• Many medical workers:
    • Nurses, assistants, aides, medical residents, pharmacy staff, phlebotomists, respiratory therapists, and workers providing direct patient care in inpatient and outpatient dialysis facilities;
    • Housekeeping, laundry services, food services and waste management workers in hospitals and healthcare facilities;
    • Long-term care facility staff members, outpatient care workers, home care workers, personal assistance providers, home health providers, home delivered meal providers, and childcare service providers;
    • Public health epidemiologists
  • Many “first responders”:
    • Emergency medical services (EMS) staff, fire and rescue members, and law enforcement officers;
  • Mortuary service providers; or
  • Veterinary service staff

The full list of eligible jobs can be found here.

This is separate from the federal stimulus check and unemployment benefits. Even if you received those, you may still be eligible for the $250 if you meet the requirements below.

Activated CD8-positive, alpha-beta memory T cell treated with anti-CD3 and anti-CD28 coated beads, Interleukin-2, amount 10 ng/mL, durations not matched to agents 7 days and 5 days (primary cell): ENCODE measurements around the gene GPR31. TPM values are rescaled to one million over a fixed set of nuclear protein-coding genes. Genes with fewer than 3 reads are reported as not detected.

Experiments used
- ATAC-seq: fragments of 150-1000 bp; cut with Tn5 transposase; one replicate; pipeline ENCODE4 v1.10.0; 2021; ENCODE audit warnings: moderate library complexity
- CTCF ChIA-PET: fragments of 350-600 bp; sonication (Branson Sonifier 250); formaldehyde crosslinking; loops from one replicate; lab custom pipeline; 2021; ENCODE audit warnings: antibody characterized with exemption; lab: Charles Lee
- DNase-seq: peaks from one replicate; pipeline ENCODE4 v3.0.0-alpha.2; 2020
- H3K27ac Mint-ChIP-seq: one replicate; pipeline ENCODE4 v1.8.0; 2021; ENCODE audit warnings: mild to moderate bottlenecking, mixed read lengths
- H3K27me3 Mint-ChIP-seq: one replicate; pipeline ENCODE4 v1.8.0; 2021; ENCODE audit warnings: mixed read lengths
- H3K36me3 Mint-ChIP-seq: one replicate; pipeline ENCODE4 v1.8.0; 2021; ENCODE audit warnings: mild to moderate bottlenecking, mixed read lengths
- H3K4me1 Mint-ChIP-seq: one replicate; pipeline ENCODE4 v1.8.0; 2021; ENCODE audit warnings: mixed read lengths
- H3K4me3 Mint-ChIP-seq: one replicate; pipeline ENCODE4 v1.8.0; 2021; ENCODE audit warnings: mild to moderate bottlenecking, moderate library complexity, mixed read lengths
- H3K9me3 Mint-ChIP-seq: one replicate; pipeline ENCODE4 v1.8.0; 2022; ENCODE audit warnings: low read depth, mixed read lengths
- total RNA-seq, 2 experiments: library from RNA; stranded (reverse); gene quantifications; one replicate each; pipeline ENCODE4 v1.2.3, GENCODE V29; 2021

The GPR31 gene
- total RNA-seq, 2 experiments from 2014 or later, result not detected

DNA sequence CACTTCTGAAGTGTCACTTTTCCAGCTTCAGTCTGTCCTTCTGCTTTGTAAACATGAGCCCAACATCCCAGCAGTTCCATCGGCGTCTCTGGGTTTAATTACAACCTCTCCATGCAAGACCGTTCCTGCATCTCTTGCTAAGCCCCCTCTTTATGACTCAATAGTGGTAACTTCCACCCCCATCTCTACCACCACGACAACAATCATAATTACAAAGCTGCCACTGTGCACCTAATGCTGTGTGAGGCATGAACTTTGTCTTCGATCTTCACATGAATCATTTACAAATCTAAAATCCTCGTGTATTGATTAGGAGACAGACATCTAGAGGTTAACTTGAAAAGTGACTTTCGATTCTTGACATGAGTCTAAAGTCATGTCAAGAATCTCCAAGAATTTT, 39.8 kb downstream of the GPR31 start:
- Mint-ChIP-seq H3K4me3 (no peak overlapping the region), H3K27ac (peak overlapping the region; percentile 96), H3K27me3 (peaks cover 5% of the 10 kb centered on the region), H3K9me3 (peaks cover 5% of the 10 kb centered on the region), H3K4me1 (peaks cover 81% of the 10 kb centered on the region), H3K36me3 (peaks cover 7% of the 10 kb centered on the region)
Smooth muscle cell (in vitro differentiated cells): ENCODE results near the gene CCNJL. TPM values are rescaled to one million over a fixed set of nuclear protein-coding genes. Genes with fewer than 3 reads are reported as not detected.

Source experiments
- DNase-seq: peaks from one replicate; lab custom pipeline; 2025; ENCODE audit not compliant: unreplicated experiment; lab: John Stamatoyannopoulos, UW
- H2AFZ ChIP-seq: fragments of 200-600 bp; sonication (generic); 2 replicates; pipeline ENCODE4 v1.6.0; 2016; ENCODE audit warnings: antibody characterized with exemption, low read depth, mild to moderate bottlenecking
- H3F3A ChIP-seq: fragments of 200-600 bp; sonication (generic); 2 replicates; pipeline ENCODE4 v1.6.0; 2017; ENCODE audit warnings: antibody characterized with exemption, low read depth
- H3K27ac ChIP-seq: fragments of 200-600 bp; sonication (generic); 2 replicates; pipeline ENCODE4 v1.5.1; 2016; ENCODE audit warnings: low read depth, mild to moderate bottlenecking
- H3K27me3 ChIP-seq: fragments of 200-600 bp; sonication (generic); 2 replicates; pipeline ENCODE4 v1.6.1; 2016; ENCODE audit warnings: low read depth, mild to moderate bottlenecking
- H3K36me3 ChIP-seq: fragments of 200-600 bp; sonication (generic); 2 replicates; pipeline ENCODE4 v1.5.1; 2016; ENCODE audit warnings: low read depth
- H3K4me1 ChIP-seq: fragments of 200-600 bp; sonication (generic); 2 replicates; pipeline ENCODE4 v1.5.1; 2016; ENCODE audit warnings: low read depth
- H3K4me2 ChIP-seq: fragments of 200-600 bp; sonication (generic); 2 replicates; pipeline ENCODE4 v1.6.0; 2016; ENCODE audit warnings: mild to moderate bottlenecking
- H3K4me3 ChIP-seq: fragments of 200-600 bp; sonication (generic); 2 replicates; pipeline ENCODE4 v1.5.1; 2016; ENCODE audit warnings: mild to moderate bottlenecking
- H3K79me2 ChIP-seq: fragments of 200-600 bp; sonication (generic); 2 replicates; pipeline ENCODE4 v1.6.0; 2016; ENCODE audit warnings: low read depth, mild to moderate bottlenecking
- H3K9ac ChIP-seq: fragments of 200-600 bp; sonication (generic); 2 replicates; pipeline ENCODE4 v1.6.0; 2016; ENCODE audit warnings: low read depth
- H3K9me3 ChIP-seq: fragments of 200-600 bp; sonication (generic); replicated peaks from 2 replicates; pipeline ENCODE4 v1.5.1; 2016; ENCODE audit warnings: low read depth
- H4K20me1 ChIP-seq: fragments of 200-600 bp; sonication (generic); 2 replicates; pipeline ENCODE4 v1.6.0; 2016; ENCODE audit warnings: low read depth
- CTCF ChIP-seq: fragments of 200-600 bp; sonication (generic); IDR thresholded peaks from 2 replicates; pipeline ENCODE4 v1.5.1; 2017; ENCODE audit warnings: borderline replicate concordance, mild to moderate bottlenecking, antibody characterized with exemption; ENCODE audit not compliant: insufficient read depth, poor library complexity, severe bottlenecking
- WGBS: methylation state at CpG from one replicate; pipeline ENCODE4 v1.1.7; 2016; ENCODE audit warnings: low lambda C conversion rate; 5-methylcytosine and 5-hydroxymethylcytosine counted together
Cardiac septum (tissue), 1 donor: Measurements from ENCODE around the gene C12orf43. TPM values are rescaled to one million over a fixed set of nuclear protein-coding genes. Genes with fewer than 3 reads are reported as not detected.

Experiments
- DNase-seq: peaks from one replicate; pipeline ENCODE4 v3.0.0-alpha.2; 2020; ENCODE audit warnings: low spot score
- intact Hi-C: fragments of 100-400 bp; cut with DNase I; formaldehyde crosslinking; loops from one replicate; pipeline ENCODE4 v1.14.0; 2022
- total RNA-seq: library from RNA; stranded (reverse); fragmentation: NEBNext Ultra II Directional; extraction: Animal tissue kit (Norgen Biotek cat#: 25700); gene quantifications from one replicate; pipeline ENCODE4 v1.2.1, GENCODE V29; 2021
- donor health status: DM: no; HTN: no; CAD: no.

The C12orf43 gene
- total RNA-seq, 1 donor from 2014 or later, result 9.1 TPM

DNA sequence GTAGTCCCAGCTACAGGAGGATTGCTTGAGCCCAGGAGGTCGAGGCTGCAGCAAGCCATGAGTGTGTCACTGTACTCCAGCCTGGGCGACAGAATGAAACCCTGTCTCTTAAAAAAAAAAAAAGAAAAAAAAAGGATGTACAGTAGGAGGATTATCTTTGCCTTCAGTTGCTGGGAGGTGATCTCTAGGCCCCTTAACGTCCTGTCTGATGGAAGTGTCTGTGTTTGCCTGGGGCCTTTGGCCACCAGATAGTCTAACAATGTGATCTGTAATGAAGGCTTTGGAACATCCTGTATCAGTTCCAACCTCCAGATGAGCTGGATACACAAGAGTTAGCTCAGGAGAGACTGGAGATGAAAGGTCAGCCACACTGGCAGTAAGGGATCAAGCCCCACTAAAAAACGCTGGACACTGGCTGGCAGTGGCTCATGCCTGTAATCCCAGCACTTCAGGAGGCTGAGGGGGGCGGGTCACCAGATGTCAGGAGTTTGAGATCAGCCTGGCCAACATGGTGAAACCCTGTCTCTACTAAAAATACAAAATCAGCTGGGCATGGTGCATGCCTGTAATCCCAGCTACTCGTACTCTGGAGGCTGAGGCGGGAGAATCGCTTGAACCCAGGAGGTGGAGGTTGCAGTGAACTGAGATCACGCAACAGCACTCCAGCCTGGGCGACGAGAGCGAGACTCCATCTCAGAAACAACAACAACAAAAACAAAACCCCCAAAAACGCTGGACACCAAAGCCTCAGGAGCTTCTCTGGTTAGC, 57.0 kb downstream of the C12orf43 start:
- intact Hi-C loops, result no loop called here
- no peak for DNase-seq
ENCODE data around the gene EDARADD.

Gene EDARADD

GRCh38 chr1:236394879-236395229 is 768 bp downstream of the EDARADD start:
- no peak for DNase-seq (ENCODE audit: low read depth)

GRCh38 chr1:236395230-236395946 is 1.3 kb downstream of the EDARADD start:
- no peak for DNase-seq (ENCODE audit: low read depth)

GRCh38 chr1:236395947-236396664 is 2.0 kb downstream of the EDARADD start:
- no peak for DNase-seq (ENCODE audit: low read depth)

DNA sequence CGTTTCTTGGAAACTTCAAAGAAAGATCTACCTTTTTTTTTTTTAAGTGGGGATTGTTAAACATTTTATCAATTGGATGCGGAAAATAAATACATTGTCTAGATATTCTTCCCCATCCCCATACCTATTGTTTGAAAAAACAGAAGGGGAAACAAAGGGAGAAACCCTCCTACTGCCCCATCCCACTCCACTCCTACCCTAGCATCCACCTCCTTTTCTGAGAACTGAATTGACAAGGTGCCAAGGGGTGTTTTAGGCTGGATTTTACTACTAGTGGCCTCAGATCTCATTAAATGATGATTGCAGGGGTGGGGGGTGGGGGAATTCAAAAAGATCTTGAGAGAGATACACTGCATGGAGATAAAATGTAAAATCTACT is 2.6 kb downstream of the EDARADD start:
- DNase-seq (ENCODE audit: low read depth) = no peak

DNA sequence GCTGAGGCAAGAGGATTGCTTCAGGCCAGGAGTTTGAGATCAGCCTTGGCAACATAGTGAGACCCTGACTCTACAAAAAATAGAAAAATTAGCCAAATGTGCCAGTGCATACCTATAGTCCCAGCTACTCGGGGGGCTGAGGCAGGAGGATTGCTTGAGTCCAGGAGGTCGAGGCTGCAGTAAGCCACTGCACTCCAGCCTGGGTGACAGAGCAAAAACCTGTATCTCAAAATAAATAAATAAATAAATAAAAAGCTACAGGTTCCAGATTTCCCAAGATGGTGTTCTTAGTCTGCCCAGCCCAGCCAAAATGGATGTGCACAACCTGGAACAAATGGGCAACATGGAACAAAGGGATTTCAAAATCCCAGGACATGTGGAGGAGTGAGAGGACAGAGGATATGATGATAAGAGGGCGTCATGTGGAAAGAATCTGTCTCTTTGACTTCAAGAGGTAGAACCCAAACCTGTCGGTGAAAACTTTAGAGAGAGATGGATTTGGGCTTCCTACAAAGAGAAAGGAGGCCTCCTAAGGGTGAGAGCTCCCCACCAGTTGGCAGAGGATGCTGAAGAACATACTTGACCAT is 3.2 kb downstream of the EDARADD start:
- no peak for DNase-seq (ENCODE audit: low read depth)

To get the check, you must apply. Funds may run out, so sooner is better. If you are eligible, apply as soon as possible.

If you have questions about the program or the application, you can call the Louisiana Department of Revenue at (855) 307-3893 or visit this website.

Who can get the $250?

Workers who meet all of the following requirements are eligible:

Is a Louisiana resident with $50,000 or less in adjusted gross income on their 2019 Louisiana Income Taxes

  • You do not need to be a Louisiana resident for a certain amount of time to be eligible.
  • If you did not file a tax return for 2019, your 2018 tax return will be used. If you were not required to file a Louisiana income tax return those years, that will not keep you from being eligible. But you will have to turn in other documents.